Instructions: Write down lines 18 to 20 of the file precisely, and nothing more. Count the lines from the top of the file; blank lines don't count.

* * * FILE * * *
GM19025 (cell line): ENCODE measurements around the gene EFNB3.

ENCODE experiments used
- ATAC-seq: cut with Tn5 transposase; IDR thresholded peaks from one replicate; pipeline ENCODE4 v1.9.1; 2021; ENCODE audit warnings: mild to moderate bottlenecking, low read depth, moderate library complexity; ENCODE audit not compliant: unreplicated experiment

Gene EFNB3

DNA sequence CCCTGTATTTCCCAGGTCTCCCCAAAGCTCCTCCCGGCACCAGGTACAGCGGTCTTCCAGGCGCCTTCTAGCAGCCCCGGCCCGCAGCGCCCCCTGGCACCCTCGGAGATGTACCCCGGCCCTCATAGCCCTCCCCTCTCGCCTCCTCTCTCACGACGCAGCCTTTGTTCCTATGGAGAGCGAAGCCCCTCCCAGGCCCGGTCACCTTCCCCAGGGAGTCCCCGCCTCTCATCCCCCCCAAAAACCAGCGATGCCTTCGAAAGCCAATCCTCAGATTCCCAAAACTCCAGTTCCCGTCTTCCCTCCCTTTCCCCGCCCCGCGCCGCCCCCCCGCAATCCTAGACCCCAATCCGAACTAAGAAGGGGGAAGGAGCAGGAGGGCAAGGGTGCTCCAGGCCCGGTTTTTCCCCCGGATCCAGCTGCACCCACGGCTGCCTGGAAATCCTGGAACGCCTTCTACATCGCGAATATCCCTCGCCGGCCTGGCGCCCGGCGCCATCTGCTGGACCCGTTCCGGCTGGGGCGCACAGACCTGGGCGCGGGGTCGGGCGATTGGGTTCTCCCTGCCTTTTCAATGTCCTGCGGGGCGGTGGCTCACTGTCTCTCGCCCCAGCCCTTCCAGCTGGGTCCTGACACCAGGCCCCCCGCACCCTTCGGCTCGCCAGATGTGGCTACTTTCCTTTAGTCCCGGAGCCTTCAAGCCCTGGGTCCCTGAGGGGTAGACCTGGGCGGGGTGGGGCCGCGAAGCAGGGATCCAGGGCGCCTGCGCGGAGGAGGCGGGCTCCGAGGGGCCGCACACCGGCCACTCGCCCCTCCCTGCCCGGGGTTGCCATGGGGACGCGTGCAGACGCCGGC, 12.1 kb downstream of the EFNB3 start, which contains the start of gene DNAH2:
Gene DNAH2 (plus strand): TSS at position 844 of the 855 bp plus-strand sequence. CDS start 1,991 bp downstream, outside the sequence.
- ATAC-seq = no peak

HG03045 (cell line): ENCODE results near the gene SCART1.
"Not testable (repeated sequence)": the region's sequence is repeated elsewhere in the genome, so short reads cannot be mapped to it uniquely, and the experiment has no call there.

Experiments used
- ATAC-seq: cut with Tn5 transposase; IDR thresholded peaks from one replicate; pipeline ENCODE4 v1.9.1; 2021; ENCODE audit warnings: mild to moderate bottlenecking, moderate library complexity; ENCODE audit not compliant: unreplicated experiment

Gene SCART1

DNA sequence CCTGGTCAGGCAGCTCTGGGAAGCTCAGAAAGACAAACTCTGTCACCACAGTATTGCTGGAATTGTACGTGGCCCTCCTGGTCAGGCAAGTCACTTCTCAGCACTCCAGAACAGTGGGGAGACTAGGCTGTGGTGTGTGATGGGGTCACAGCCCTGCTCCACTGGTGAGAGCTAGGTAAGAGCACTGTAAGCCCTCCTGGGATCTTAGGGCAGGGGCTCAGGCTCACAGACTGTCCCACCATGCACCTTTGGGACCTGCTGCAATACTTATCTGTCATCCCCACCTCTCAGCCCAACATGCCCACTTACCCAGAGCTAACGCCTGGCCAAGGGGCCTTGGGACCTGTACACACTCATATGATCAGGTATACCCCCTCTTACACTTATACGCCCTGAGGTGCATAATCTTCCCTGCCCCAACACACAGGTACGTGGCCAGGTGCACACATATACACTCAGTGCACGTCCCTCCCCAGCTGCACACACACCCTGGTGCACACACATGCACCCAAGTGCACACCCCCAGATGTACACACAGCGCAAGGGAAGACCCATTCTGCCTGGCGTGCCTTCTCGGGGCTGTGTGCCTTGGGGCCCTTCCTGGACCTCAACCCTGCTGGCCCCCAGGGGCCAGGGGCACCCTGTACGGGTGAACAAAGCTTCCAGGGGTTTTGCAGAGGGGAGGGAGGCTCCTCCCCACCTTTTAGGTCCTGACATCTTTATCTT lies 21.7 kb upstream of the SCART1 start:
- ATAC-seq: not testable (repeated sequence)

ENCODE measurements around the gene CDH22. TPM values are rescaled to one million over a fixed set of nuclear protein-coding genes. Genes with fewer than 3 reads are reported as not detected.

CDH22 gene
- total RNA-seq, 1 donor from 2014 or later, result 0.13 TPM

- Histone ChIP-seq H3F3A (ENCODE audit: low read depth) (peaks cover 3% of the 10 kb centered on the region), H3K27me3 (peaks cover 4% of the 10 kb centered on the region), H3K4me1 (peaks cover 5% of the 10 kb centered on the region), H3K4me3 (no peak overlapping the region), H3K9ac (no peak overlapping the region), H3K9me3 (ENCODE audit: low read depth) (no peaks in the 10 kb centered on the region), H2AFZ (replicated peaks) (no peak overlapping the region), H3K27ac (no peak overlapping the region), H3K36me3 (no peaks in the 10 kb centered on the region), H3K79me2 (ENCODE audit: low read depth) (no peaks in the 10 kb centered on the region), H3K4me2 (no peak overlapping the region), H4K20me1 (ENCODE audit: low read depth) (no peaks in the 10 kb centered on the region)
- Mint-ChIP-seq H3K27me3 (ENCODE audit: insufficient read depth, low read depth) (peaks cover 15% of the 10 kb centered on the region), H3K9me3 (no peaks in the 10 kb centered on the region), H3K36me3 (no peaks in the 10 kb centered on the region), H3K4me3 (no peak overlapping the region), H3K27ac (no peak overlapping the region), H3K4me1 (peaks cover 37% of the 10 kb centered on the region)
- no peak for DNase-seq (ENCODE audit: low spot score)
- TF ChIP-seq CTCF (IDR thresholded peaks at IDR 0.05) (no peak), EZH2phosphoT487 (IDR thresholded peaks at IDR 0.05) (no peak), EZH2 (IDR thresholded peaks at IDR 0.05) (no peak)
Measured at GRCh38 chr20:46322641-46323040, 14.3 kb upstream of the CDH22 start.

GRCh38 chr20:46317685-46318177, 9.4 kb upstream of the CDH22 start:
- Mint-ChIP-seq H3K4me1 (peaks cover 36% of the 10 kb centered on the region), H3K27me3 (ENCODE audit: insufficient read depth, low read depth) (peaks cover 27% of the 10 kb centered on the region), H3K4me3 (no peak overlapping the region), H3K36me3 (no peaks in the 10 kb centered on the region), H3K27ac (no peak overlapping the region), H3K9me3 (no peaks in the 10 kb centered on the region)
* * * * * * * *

- Histone ChIP-seq H3F3A (ENCODE audit: low read depth) (peaks cover 3% of the 10 kb centered on the region), H3K27me3 (peaks cover 4% of the 10 kb centered on the region), H3K4me1 (peaks cover 5% of the 10 kb centered on the region), H3K4me3 (no peak overlapping the region), H3K9ac (no peak overlapping the region), H3K9me3 (ENCODE audit: low read depth) (no peaks in the 10 kb centered on the region), H2AFZ (replicated peaks) (no peak overlapping the region), H3K27ac (no peak overlapping the region), H3K36me3 (no peaks in the 10 kb centered on the region), H3K79me2 (ENCODE audit: low read depth) (no peaks in the 10 kb centered on the region), H3K4me2 (no peak overlapping the region), H4K20me1 (ENCODE audit: low read depth) (no peaks in the 10 kb centered on the region)
- Mint-ChIP-seq H3K27me3 (ENCODE audit: insufficient read depth, low read depth) (peaks cover 15% of the 10 kb centered on the region), H3K9me3 (no peaks in the 10 kb centered on the region), H3K36me3 (no peaks in the 10 kb centered on the region), H3K4me3 (no peak overlapping the region), H3K27ac (no peak overlapping the region), H3K4me1 (peaks cover 37% of the 10 kb centered on the region)
- no peak for DNase-seq (ENCODE audit: low spot score)